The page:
June 19, 2240
Three days after.
Our town is hollow, lost without the soft music of the werewolves' howls, some of which were yours. We're not allowed to say it anymore, but we loved those howls. Every night, we were frozen with anticipation, waiting for the sweet melody to sing us to sleep. Every morning, we mourned its loss. Now that the howls are no longer, the town is like it was the minutes before the howling started. Numb, unsure, and worried. We are always worried.
We'd known that the zombies would come. We'd known we couldn't always live as we did. But we hadn't known this enough because we still hoped. We allowed ourselves to believe that the zombies wouldn't come, that we could stay as we were, run down and whole-hearted, a town that held dances every night when no one could sleep. Our graceful movements lit by fading candlelight, the rain echoing the rhythm of our feet. It was never too cold for dancing.
I can still see your swollen eyes that looked to me when I was dancing. Eyes that knew they should be up there on the pavilion, reflecting the fire that lit it.
June 16, 2240
They came last night.
For half-decayed creatures, they move very quickly. We'd all been restless that day and had spent it ridding our gardens of non-existent weeds, wiping away the dust from our windows, and talking about nothing in particular.
At night came the dancing, the howling too. We'd expected to let go of a breath we'd known we were holding, but the howling only made us more anxious. Be quieter; we wanted to whisper. Be still, our frequent glances outside the pavilion said.
In the end, we couldn't do anything to stop it. We'd endured the werewolves' cries of pain. And we'd known it was coming, but we still stood there in shock. You did too. A zombie reached for you from behind, and you just stood there, eyes on the moon, heart in your stomach.
The zombies have had twisted jealousy of werewolves since the beginning of time. They feel trapped in a decayed body and envy that werewolves don't always have to be in their un-natural form. Zombies started hunting them when they discovered werewolves became paralyzed when they looked at the moon. We'd hoped they'd never reach us.
And, now that they have, the only thing I can bring myself to do is write. A time diary for you. For all the time that we won't have.
June 20, 2240
Four days after.
Election Day is coming soon. There won't be as many voters or candidates with the werewolves gone.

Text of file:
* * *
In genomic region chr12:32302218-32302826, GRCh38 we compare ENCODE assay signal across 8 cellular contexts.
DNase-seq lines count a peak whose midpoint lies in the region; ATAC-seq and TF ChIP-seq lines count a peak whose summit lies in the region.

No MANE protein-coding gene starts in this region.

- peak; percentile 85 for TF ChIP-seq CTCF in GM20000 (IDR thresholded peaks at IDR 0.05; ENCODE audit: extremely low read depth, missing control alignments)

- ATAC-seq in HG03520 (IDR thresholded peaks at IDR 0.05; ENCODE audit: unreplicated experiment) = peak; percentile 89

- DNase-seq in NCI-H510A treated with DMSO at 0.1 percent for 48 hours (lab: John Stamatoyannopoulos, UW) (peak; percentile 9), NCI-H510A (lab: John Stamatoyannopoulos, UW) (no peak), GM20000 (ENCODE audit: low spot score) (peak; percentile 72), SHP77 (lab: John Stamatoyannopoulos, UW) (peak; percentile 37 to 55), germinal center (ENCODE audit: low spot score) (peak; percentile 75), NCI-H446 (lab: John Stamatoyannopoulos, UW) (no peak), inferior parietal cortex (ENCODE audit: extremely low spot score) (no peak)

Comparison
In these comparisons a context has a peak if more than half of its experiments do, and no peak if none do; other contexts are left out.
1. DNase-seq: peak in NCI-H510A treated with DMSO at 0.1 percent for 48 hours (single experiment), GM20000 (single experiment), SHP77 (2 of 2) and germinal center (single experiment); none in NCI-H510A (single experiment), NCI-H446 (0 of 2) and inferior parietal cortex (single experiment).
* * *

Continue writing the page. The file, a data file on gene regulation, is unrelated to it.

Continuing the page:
Election Day is a celebrated custom in our small town. It gives us a chance to celebrate the people that help people, the kindred spirits.
I'd been planning on voting for Bach, a werewolf in her twenties who helped everyone plant a garden. She was patient with me, even when I ate the tomatoes too early and let you dig holes in the soil. You must separate the soil for gardening from the soil for amusement, she'd said. Sometimes I wonder if that relates to feelings and how you must separate your big feelings from the ones that can't hurt you. The big feelings need a fence, like the one I had to put around my garden at first so you wouldn't destroy it. The big feelings can only grow where they can't be touched.
Bach told me it had taken her a long time to resist digging in her garden, and that she'd wanted to teach other werewolves how to do the same. I did a little digging of my own because I was so anxious for the food to come.
It's a wonder, with you and I both digging, that it came at all. But it came, thanks to the fence that frustrated me and that you had a hard time figuring out. Once you did, the game was over for you. You knew that the garden was precious, that we needed the garden.
The fence around my big feelings frustrates me too. It makes me want to create a new key, one to replace the one that I buried long ago. I want to fling open the gate and let my feeling free, but I know that, once I do, they will be ruined. You had a hard time figuring out the fence around my big feelings. You didn't understand why there was one, as you didn't understand why there was a fence around the garden. Once you figured it out, the game was over for you. You knew the feelings were precious, that I needed them locked away.
On June 1st, 2239, I moved into the quiet village. I'd been expecting to have to hide my identity, but I'd know that I couldn't stay in the city for much longer, the city, where people are awake at all hours of the night. I wouldn't have been able to be caught howling there. But in the village, with the community of people who knew people, I could howl all I wanted.
Other werewolves soon caught wind of my free howling. My joy, loud and free, and never-ending, echoed through the air. I found you in the village. You tried not to care too much that I was a werewolf, and, I think, that was better than if you hadn't cared at all.
It was so freeing, the howling, the other werewolves, after all that time I spent in the crowded city. It was so freeing to recognize every face I passed; for every face I saw to recognize my face.
But, eventually, it had to end. The zombies had been roaming about for a while. They were ready to attack.
Sometimes, I wish you'd tried to save me, that you hadn't just stood there and stared. Sometimes, I wish you hadn't had to write a time diary, for all the time we'll never have.